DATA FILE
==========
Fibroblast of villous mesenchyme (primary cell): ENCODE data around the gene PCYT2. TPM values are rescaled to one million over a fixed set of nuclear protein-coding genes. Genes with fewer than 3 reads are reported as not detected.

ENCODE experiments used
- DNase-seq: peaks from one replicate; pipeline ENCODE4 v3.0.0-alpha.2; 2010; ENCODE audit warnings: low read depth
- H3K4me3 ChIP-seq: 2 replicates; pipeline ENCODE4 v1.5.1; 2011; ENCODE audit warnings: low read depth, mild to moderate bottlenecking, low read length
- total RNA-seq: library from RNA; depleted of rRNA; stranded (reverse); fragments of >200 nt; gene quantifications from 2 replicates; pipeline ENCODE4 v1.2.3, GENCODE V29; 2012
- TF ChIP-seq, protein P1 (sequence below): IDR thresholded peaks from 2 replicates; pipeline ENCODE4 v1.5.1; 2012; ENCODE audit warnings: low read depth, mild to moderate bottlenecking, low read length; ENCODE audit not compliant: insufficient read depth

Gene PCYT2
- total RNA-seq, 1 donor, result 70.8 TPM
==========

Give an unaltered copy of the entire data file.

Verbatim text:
Fibroblast of villous mesenchyme (primary cell): ENCODE data around the gene PCYT2. TPM values are rescaled to one million over a fixed set of nuclear protein-coding genes. Genes with fewer than 3 reads are reported as not detected.

ENCODE experiments used
- DNase-seq: peaks from one replicate; pipeline ENCODE4 v3.0.0-alpha.2; 2010; ENCODE audit warnings: low read depth
- H3K4me3 ChIP-seq: 2 replicates; pipeline ENCODE4 v1.5.1; 2011; ENCODE audit warnings: low read depth, mild to moderate bottlenecking, low read length
- total RNA-seq: library from RNA; depleted of rRNA; stranded (reverse); fragments of >200 nt; gene quantifications from 2 replicates; pipeline ENCODE4 v1.2.3, GENCODE V29; 2012
- TF ChIP-seq, protein P1 (sequence below): IDR thresholded peaks from 2 replicates; pipeline ENCODE4 v1.5.1; 2012; ENCODE audit warnings: low read depth, mild to moderate bottlenecking, low read length; ENCODE audit not compliant: insufficient read depth

Gene PCYT2
- total RNA-seq, 1 donor, result 70.8 TPM